To prevent legal costs making it prohibitive for employees to pursue claims relating to their employment, lawyers are not able to represent clients in Labour Tribunal proceedings. Where a party is a company, under Hong Kong law, only an “officer or servant” of that company has a right of audience. But what if the company is in liquidation? Is a liquidator an “officer or servant” of a company in liquidation and can they therefore appear in Labour Tribunal proceedings?
In any voluntary liquidation (unlike compulsory liquidations), there would be no automatic stay imposed on Labour Tribunal proceedings commenced by an employee (section 186 of the Companies (Winding Up and Miscellaneous Provisions) Ordinance (Cap. 32) does not apply to voluntary liquidations). Liquidators would therefore be drawn into Labour Tribunal proceedings without the employee first having to obtain leave from the High Court. In many cases, liquidators will be assisted by section 8A of the Labour Tribunal Ordinance (Cap. 25)(“LTO”). This section provides that the Labour Tribunal does not have jurisdiction to hear any claim brought by way of a winding-up petition or any claim submitted to proof in winding-up proceedings. If the employee had submitted a proof in the liquidation, the Labour Tribunal will no longer have jurisdiction to hear the employee’s dispute. This is consistent with the premise that a liquidator should deal with claims against the company being wound up.
However, what if the employee did not file a proof of debt in the liquidation (perhaps in error or in the belief he/she has a practical advantage in the Labour Tribunal)? How can a company in voluntary liquidation be represented in those Labour Tribunal proceedings?
Pursuant to section 23 of the LTO, only an “officer or servant” of a company has a right of audience in the Labour Tribunal. There is no reference to a liquidator of a company having right of audience. In this regard, it is trite that a liquidator acts as agent of a company in liquidation when commencing or defending legal actions in the company’s name. Remember also that legal representation is not allowed and thus a liquidator could not instruct solicitors to attend.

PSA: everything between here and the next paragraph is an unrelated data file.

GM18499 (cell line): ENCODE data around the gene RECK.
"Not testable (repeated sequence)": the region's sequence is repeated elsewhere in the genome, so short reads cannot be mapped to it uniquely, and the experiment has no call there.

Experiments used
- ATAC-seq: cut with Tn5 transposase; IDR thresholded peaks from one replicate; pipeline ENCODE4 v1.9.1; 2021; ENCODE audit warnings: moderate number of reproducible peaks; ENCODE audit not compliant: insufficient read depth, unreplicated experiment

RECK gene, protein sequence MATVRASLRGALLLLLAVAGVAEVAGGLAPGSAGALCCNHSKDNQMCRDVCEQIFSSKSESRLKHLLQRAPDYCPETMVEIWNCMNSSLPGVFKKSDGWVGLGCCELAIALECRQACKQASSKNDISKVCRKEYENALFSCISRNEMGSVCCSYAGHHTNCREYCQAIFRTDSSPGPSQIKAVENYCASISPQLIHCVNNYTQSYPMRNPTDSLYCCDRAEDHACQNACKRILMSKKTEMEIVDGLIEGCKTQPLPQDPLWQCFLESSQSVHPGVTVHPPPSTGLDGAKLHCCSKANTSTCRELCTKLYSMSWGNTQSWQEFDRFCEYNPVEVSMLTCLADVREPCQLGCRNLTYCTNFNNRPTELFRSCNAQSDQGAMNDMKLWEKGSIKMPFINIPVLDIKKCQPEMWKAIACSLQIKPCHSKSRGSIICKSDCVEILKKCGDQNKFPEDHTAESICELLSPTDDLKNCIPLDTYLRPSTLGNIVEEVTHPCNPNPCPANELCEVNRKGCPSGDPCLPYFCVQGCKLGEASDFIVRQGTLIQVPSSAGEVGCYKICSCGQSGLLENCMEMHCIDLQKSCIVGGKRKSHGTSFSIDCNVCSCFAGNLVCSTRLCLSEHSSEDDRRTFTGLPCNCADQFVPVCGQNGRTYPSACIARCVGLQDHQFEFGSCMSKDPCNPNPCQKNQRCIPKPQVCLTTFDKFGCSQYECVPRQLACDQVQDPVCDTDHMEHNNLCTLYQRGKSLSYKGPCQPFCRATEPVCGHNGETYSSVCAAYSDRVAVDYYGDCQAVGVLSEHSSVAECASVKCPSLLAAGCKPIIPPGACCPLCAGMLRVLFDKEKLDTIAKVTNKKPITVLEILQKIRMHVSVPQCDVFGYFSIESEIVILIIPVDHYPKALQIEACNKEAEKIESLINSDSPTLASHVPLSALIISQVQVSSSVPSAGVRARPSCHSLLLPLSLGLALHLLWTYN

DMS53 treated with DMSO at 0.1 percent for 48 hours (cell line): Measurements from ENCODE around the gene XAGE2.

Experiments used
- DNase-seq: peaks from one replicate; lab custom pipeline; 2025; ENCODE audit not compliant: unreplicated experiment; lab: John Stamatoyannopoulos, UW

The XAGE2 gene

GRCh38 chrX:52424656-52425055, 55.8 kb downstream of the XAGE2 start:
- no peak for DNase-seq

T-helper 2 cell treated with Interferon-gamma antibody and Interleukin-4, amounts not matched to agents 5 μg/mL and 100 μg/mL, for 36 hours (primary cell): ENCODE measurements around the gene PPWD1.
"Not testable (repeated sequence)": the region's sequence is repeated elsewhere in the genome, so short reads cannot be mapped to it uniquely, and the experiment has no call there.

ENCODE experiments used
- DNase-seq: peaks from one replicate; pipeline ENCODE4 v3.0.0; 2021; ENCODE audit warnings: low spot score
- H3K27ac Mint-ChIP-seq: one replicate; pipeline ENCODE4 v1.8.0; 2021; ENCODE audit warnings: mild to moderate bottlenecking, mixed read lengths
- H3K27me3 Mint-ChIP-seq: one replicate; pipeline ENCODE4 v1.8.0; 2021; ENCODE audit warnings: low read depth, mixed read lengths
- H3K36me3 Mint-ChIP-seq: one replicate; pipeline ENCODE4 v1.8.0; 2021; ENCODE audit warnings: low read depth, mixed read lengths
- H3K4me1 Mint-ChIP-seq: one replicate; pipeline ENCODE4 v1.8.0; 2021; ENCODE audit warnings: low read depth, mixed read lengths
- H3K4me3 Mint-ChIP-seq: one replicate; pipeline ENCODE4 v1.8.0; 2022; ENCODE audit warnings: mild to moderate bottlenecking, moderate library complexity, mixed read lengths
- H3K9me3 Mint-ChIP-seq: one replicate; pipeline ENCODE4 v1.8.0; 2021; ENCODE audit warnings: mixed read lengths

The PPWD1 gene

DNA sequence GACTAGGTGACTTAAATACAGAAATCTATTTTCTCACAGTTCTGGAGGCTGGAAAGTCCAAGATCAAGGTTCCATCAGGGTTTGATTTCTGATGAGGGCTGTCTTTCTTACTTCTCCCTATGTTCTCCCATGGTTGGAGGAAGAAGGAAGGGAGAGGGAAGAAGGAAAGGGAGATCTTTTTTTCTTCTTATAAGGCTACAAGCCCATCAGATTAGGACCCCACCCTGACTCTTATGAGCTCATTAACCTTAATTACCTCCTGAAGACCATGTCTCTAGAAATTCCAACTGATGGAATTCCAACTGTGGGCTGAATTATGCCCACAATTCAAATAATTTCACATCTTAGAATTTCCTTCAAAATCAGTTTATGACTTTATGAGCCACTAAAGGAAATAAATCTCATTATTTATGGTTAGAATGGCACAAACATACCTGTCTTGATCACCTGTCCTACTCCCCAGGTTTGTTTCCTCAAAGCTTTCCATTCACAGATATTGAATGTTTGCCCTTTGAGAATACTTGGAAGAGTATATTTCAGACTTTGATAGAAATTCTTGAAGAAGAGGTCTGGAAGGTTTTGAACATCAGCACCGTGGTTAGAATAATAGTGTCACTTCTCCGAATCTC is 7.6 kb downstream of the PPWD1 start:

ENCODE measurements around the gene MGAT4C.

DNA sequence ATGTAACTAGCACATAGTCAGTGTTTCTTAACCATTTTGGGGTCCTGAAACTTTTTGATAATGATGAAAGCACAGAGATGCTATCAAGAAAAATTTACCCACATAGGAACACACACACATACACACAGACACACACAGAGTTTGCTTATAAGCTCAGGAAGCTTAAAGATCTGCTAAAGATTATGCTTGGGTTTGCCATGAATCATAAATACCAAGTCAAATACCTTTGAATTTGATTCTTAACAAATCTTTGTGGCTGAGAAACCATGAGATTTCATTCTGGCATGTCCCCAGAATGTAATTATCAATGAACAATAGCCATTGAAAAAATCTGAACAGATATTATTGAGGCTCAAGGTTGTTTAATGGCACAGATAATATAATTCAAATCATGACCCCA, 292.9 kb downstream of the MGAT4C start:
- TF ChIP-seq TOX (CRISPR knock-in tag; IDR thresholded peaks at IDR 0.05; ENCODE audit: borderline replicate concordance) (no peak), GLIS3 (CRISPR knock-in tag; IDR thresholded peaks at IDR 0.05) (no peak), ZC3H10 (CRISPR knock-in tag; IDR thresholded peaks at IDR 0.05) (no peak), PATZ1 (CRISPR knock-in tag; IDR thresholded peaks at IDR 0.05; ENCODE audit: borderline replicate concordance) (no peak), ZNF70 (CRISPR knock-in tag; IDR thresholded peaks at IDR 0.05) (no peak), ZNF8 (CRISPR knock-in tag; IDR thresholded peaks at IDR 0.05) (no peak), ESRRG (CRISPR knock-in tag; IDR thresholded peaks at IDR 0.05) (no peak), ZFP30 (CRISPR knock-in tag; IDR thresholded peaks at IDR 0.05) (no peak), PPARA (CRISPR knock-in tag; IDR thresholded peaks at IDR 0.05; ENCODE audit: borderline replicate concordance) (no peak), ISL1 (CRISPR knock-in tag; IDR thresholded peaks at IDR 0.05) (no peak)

There is some English authority which suggests that the Courts can “in appropriate circumstances” declare that a liquidator is an officer of the company. On that basis, it would be arguable that the Labour Tribunal should construe section 23 of the LTO to consider a liquidator as an “officer” of a company in liquidation for the purposes of Labour Tribunal proceedings. However, it is doubtful that those English authorities could be readily applied in Hong Kong. These authorities declared liquidators as “officers” only for the purposes of specific sections in the UK’s Companies Act 2006. Similarly in Hong Kong, the Companies Ordinance (Cap. 622) provides that a liquidator may be regarded as an officer for specific purposes (for example in section 622). The fact the legislation appears to limit liquidators being regarded as officers to those specific situations supports the view that a liquidator would not otherwise be considered as an officer.
From a first glance at one Hong Kong authority, it would appear help is at hand. The case of Ho Lan Fong v Lam Gook held that the categories of person who have a right of audience before the Labour Tribunal are not exhaustive and the Labour Tribunal has inherent jurisdiction to regulate who can have a right of audience. Given this, it would seem that the Labour Tribunal could exercise its inherent jurisdiction and discretion to grant a right of audience to liquidators generally. However, the position is not clear given a contrasting decision: in the case of Tsui Chung Fai v Kwok’s Fashion Limited, Lam J (as he then was) relied on the Court of Appeal’s decision in Kone Elevator v Senfield Ltd and ruled differently. Lam J ruled that “the common law power to grant leave to someone other than those provided for in the subsection to represent a corporate litigant in the [Labour Tribunal] was arguably abrogated”, thus effectively stripping the Labour Tribunal’s jurisdiction grant liquidators a right of audience.
There is a clear lacuna in section 23 of the LTO in that there is no direct provision dealing with who can appear on behalf of a company in voluntary liquidation in respect of a claim where no Proof of Debt has been submitted. We understand that it is common practice for the liquidators to appear at the Labour Tribunal on behalf of a company in these circumstances. However, there is no clear legal basis to resist any opposition to a liquidator appearing. Liquidators could consider relying on the Labour Tribunal’s powers and active duty to investigate relevant matters and its powers to examine witnesses on oath or otherwise as a mechanism to make submissions on behalf of a company in voluntary liquidation. Overall, section 23 of the LTO should be amended to specifically include liquidators of a company in liquidation where the claim is not stayed and remains in the jurisdiction of the Labour Tribunal. This would ensure that the company could be properly represented to safeguard the interest of its creditors.